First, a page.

Infrastructures, Facilities and Data

Europe has a long tradition and a very strong reputation for world-class scientific research in the polar regions. This research is enabled and supported by significant and substantial scientific infrastructures, facilities and platforms operated by many European nations in both the Arctic and Antarctica. Whilst there is already a degree of coordination and cooperation between European polar operators there is great potential for these considerable resources to be used more coherently and effectively to deliver the highest quality European research. There is also a significant opportunity to link much more productively with other nations in the wider international polar science community, including those without infrastructure or facilities and with businesses that operate infrastructures in the Polar Regions, such as shipping. This will allow implementation of mechanisms for joint programming of infrastructure, particularly of polar ships to allow bigger and more complex science projects to be undertaken.

The data produced by European polar research is difficult and expensive to collect and needs to be effectively managed, served, and archived for a wide range of users. However, polar data management has lacked central co-ordination at the European level, and as a result is fragmented and the data often very difficult to access and use or be supplied in a timely manner. There is also a need to link with data sets held by other polar nations, particularly those in North America, with a similarly long record of polar research.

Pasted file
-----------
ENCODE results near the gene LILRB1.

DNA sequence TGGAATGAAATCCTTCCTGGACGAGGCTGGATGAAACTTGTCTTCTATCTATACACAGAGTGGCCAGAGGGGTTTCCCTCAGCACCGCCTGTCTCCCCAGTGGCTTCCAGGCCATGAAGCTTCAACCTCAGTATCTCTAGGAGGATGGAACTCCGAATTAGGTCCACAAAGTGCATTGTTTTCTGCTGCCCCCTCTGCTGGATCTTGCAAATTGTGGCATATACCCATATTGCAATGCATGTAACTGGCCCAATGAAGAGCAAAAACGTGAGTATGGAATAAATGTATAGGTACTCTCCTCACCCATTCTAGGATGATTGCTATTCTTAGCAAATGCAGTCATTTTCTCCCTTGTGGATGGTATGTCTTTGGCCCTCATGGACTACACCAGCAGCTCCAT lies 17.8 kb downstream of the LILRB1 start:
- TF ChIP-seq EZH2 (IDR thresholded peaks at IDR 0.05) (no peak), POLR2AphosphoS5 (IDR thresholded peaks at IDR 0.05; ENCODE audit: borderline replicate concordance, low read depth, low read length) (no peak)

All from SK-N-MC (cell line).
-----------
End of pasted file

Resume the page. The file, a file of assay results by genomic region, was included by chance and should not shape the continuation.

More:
• Task 3.1 – Polar Platforms: research ships, stations, aircraft and autonomous instrumentation

  • Task 3.2 – Satellites, communication and remote sensing

  • Task 3.3 – Data Management and Interoperability


  • Design a resource-oriented European infrastructure access and usage plan for the Integrated Polar Research Programme.

  • Work towards a coordinated European polar research data infrastructure and improve open access to quality-controlled data.

  • Enable far better coordination among European partners to maximise the use of polar research infrastructures, facilities and assets, in order to optimize their use, broaden opportunities for participation by scientists and equipment, and allow multiple-platform science missions.

  • Identify short-term and long-term scientific needs for European polar research infrastructures to address gaps and give recommendations for adjustments and better use of available infrastructures.

  • Interact with businesses that operate infrastructure in Polar Regions and work towards charged usage of these infrastructures.

  • Bring together and build on current EU polar networking and infrastructure activities (e.g. Svalbard Integrated Earth Observing System (SIOS), Integrated Carbon Observation System (ICOS), European Multidisciplinary Seafloor and Water Column Observatory (EMSO), EISCAT-3D, EUROFLEETS2, Arctic Research Icebreaker Consortium for Europe (ARICE), International Network for Terrestrial Research and Monitoring in the Arctic (INTERACT) and Fixed-point Open Ocean Observatories (FixO3)) to establish the principles and mechanisms for wider transnational scientific access to European infrastructures and facilities, including research stations, ships, aircraft and large instruments.

  • Work with operational managers of national polar programmes to develop a decadal scale integrated infrastructure implementation plan funded by national partners.

  • Determine the best approach to wider and more coordinated use of space-based assets, spanning satellite communication, navigation and observation, to support European polar operators.